Deadly Norwegian Quick Clay Landslide Described as “Surreal”

This panorama in Norway, atop a fjord, illustrates the common geological makeup of the country. No machine-readable author provided. Yorian~commonswiki assumed (based on copyright claims)., CC BY-SA 3.0, via Wikimedia Commons

By Jim Brace-Thompson

Norwegian Prime Minister Erna Solberg has described it as the biggest landslide to hit her nation in over 125 years. “It hurts to see how the forces of nature have ravaged the area,” she tweeted.

Around 4:00 AM on December 30, 2020, the village of Ask about 15 miles northeast of Oslo was hit by a landslide 2,300 feet long and 1,000 feet wide. It took out a road and several buildings while shifting many others. 1,000 people were immediately evacuated due to fears of continuing slides. Nearly a dozen people were unaccounted for in the immediate aftermath.

The slide was caused by what is known as quick clay. When overstressed, this type of clay turns into a fluid state, bringing down all sediments atop it. The resulting collapse resulted in four immediately confirmed deaths, and hopes are diminishing for finding 10 people still listed as missing. The exact number of missing was difficult to ascertain given that some residents were away for the New Year’s holiday. At least 10 others were injured, one severely.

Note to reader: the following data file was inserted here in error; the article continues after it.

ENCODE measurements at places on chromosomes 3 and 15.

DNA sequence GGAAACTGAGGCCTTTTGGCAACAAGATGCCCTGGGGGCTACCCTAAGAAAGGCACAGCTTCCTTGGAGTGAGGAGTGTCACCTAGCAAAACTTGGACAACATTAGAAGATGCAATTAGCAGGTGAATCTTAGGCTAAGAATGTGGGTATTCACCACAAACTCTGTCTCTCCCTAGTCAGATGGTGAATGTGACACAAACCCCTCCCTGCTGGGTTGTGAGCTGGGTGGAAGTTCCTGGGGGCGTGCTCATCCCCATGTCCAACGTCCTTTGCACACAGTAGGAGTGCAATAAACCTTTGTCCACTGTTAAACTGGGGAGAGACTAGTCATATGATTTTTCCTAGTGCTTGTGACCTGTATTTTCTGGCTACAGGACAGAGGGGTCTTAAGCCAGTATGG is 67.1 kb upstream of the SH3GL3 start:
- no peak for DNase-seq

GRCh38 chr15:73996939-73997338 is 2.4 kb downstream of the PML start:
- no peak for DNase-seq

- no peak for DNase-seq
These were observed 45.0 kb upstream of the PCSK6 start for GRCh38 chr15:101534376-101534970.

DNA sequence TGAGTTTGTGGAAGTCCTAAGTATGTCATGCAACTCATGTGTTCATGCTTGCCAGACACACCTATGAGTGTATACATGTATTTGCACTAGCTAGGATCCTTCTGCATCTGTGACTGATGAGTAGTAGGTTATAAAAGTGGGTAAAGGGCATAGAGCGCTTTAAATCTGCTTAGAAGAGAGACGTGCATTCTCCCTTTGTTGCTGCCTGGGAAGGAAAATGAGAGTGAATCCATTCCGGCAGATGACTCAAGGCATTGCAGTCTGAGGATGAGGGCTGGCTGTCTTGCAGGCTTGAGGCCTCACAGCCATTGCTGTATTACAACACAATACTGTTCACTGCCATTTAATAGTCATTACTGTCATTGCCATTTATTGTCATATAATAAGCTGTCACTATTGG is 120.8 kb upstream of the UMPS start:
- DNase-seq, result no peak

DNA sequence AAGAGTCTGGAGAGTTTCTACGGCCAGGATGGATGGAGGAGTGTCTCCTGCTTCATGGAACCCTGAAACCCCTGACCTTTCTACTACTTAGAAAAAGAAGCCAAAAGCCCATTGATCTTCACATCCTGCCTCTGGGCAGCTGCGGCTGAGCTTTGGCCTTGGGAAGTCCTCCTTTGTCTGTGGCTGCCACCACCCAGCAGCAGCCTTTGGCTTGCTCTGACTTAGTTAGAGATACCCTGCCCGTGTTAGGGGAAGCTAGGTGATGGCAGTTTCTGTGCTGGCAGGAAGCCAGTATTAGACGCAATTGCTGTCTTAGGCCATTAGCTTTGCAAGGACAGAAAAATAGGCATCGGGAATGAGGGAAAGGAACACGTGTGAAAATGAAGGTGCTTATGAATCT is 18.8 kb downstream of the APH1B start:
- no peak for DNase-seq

Per Toril Hofshagen of the Norwegian Water Resources and Energy Directorate, “Not since 1893 has there been a quick clay landslide of this dimension in Norway.” One survivor described the scene as “surreal.” Houses teetered on the edge of a deep ravine in which could be seen remains of smashed and battered homes. Geologists were quickly called in from the Norwegian Geotechnical Institute to assess further risk as freezing temperatures and a snowstorm hampered rescue efforts being conduced by helicopters. By January 5, 2021, rescue operators had given up on finding survivors from among the three people still listed as missing. In one glimmer of hope amid the grim carnage, rescuers pulled a small dog alive from the rubble.

Because of quick clay, the area was considered a high risk zone. In 2005, authorities had urged no development be done here, particularly construction of residential buildings. Those warnings went unheeded.

Author: Jim Brace-Thompson

JimBraceThompson Jim began and oversees the AFMS Badge Program for kids, has been inducted into the National Rockhound & Lapidary Hall of Fame within their Education Category, and is the president-elect for the American Federation of Mineralogical Societies,
Contact him at


Please enter your comment!
Please enter your name here